Writer/director Tom Paton has a vision for genre entertainment, working to give "Black Site" a colossal backstory involving the longstanding presence of alien deities on Earth and the human force assigned to contain and deport them back to an unknown dimension. The helmer strives to create an epic showdown between man and monster, turning to heavy John Carpenter influences to help grease the path to sci-fi/horror glory. There's a lot to take in while watching "Black Site," and while its ambition is engaging, Paton bites off far more than he can chew, fighting to make a cinematic event with a low budget that can't support such lofty filmmaking goals. Read the rest at

Blu-ray Review - Slay Belles


The Christmas season receives a jolt of the macabre with "Slay Belles." Co-writer/director SpookyDan Walker turns to comedy and horror to spread holiday cheer, reawakening the plague of Krampus, who's become a popular fixture in the genre, becoming the go-to menace for many filmmakers. Walker tends to view the monster in a more lighthearted manner, creating something of a cartoon with "Slay Belles," which delights in being over- the-top, hoping to conquer a limited budget by being as colorful and loud as possible. Read the rest at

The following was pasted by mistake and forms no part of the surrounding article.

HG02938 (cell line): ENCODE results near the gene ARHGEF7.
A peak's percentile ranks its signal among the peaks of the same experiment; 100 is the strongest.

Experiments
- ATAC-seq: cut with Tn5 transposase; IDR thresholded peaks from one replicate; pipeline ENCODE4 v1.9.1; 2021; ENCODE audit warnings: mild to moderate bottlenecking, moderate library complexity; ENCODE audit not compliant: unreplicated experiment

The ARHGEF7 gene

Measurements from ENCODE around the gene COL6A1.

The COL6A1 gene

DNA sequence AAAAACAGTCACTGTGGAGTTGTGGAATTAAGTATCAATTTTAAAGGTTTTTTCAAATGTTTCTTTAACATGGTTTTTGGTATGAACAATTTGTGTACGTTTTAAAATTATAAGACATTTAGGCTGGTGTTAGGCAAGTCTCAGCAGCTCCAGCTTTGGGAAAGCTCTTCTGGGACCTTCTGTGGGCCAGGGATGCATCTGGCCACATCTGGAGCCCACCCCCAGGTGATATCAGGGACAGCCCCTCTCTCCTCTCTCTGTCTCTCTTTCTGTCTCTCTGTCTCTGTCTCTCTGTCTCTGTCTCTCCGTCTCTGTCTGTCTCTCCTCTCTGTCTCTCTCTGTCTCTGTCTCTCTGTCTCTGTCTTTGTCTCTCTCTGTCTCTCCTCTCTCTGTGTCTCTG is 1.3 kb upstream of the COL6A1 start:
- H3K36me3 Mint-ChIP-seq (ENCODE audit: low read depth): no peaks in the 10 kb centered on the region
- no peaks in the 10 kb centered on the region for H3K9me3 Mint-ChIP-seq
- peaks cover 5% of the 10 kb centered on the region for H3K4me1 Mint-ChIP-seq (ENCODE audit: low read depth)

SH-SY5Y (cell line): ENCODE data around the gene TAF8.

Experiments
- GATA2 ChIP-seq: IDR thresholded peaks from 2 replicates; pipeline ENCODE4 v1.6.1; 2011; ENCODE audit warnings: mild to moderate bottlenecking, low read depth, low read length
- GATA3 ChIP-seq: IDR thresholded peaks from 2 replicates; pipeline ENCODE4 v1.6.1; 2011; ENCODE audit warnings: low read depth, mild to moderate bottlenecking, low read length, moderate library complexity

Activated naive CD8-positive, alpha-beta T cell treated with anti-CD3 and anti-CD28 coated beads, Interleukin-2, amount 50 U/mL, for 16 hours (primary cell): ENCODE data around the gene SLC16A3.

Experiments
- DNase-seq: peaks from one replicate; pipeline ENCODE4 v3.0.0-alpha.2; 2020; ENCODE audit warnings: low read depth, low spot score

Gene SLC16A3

Blu-ray Review - Dry Blood


The horrors of addiction collide with the vastness of mental illness in "Dry Blood," which hopes to communicate the struggle of an individual who's taking on too much, trying to save his life while endangering it. Screenwriter Clint Carney (who also stars) has some extreme ideas when it comes the scenes where self-control is lost, creating a slow-burn endeavor that's not afraid to take this tale of a poisoned mind to its natural conclusion. "Dry Blood" has issues with performances and director Kelton Jones's mishandling of stasis, which he insists is suspense, but for his first feature- length endeavor, the helmer has some strong visual ideas and an encouraging commitment to Carney's illness. Read the rest at

Film Review - Sextuplets